COLUMBIA — When Lynnette Robinson was a senior on the Illinois women’s basketball team, she played with a point guard she described as an on-the-floor extension of the coach. Now she, along with fellow Illinois grad Allison Guth, will be working under that point guard, MU women’s basketball coach Cindy Stein.
Robinson will be Stein’s second in command as associate head coach and Guth will serve as assistant head coach. While both share Stein’s alma mater, that didn’t play a factor in their hiring.
“It’s not on purpose, but I don’t think it’s a bad thing,” Stein said.
Stein’s relationship with Robinson played a part in the decision to hire Robinson because she knew she was trustworthy and a good person. But it wasn’t the main factor.
“The key is to hire the best person for the position,” Stein said. “If that happens to be someone that is a friend, that’s great, but that’s not the prerequisite. There’s always a comfort level knowing someone, obviously.”
That comfort level led Stein to give Robinson the associate head coach position. It carries more responsibility because Robinson would take over if Stein had to be away from the program for any reason.
“That’s someone you know and trust that is going to teach things the way you would have taught it with their own little flavor but they can handle the job,” Stein said. “It’s somebody you can totally trust, somebody that has a such a good feel of every aspect of the program, so obviously experience is really key.”
Robinson and Guth will bring different things to the staff. Robinson’s coaching career began in 1986, while Guth began manning the sidelines two years ago. Both were brought in because they are strong recruiters, and Robinson will provide a veteran presence to the staff while Guth’s energy stuck out to Stein.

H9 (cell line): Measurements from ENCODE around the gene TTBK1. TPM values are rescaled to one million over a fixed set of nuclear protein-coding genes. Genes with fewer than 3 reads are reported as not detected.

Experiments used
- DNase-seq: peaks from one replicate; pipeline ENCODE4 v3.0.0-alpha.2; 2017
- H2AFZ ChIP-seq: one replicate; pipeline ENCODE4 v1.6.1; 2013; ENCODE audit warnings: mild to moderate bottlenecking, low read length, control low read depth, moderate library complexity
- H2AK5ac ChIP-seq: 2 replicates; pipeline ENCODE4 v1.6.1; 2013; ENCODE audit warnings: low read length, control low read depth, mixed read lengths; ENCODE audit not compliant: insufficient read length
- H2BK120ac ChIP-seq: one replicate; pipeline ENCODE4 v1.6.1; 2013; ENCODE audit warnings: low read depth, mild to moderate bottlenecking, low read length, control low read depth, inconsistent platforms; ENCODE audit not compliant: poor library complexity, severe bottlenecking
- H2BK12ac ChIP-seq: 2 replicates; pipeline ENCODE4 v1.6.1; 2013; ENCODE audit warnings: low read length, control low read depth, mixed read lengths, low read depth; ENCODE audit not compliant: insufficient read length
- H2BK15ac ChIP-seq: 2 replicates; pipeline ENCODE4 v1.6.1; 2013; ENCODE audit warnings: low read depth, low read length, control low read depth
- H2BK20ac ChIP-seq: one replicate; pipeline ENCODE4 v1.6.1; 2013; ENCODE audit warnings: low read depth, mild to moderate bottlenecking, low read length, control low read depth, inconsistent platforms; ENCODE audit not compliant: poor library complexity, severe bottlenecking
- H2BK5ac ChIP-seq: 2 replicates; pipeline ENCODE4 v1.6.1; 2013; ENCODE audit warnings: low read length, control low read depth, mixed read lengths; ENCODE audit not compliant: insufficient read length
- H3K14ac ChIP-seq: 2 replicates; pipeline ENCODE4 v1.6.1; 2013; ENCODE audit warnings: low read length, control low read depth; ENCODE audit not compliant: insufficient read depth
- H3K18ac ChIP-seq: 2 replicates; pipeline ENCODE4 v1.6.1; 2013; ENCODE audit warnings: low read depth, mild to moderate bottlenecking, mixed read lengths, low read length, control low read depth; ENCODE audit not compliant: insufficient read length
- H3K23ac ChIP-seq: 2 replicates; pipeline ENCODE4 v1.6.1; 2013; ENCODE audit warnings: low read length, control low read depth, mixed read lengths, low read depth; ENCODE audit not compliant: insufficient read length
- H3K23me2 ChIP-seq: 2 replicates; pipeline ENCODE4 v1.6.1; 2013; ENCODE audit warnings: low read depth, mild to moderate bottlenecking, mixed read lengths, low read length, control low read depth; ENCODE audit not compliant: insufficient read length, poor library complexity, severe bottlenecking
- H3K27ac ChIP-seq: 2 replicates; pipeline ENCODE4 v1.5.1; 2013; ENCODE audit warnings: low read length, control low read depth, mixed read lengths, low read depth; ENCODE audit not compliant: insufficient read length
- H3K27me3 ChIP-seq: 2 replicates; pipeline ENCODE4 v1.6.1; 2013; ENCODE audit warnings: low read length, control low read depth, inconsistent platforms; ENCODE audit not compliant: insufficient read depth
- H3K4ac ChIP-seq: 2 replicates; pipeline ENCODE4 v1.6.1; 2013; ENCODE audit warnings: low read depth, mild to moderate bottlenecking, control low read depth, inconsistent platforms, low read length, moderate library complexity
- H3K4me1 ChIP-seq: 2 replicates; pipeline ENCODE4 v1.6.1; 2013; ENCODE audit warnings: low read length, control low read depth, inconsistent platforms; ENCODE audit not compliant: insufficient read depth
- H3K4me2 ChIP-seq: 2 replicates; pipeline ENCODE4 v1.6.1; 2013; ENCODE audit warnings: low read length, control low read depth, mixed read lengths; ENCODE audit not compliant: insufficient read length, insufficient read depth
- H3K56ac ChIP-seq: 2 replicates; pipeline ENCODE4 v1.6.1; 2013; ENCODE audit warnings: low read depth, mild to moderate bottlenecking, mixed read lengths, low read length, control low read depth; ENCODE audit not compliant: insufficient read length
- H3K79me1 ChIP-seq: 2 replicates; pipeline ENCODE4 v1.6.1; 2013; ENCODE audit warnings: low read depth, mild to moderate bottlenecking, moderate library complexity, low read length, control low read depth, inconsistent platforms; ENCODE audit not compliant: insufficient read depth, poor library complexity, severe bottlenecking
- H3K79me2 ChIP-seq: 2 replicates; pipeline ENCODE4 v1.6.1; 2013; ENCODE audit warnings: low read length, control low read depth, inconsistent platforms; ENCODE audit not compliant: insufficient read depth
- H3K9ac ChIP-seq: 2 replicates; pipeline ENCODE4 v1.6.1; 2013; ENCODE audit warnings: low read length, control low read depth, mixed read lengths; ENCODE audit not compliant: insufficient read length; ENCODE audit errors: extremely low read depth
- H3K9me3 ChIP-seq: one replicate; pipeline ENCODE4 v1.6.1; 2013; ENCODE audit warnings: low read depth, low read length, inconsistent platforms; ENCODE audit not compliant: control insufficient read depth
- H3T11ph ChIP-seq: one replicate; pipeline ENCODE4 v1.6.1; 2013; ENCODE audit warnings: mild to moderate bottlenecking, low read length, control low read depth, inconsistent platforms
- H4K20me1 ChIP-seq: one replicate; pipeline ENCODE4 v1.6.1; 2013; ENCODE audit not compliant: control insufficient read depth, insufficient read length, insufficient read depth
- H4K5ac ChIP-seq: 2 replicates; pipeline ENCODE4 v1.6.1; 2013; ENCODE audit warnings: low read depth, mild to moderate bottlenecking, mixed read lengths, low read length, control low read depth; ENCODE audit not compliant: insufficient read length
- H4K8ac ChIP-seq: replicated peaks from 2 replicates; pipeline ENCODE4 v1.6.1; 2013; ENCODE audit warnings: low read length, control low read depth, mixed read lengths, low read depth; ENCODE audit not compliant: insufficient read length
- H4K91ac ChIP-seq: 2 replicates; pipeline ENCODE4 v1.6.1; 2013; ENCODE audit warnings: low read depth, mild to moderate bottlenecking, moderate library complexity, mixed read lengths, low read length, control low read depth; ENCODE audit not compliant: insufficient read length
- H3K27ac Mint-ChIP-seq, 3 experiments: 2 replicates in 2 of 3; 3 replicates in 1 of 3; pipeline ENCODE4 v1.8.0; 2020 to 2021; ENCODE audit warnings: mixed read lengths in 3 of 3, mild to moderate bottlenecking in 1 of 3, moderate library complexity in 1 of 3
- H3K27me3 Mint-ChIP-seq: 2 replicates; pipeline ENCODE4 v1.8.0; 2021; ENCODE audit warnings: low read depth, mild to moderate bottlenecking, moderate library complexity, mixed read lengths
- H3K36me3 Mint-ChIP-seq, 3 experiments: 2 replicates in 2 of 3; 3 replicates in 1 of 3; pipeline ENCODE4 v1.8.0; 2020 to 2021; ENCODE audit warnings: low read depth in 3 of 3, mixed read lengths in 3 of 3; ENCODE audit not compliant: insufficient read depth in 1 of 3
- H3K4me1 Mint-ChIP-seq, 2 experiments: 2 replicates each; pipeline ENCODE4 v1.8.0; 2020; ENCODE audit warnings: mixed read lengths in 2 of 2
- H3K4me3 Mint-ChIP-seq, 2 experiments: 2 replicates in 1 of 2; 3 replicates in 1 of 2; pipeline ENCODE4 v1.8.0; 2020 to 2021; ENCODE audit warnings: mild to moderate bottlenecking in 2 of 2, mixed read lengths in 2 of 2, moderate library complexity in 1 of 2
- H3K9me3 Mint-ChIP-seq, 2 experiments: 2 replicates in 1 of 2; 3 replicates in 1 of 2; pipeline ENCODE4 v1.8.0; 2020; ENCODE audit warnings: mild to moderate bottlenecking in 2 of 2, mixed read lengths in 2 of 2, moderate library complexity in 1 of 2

That energy was on display during the team’s 0pen house at Mizzou Arena on Tuesday. She split her time helping to manage practice and introducing herself to fans, always keeping them engaged by maintaining eye contact and a welcoming smile on her face.
Robinson wasn’t there that day; she was out on the recruiting trail. She has been a recruiting coordinator since 1987 while at Missouri State and Michigan. During her 15 years at MSU she developed relationships with high school coaches across the state through recruiting trips and a summer basketball camp staffed in part by high school coaches. She maintained those connections while in Michigan and will be able to put them to good use at Mizzou.
“Some of those (coming to the camps at MSU) were some of the best coaches in the state of Missouri,” Robinson said. “I certainly maintained those relationships even though I was in a different state for a while. Being able to get back in touch with those people makes a big difference. A university like us needs to own our state in recruiting.”
The Tigers did a good job of keeping the state’s top talent last season, landing 2007 Miss Show-Me Basketball, Shakara Jones. Jones is one of five new players who will have to adjust to their new teammates, much like the coaches are adjusting to each other. Establishing coaching chemistry is an important process, but one that usually is smoother than it is for players.
“It’s usually pretty easy because you look for people that have pretty good personalities and can relate to people,” Stein said. “That’s why they’re good at what they do.”
It went well for Robinson, who said getting a feel for her colleagues was hard at first — even with Stein whom she knew personally, but not professionally. But things quickly fell in place once they began to get acquainted and work together.
“It’s a learning process,” Robinson said. “You have to be open to other people’s ideas and open to communication. I think it’s a great thing to go through that because it does make you grow personally and professionally.”
All four coaches said they felt good about the chemistry of the staff even though the regular season is not yet under way. The staff is working together well, and Guth said that’s something that can only benefit the players.
“When you have a staff that gels together, I think it’s something that trickles down to the team,” Guth said. “They feel the vibe a little bit to get that team chemistry.”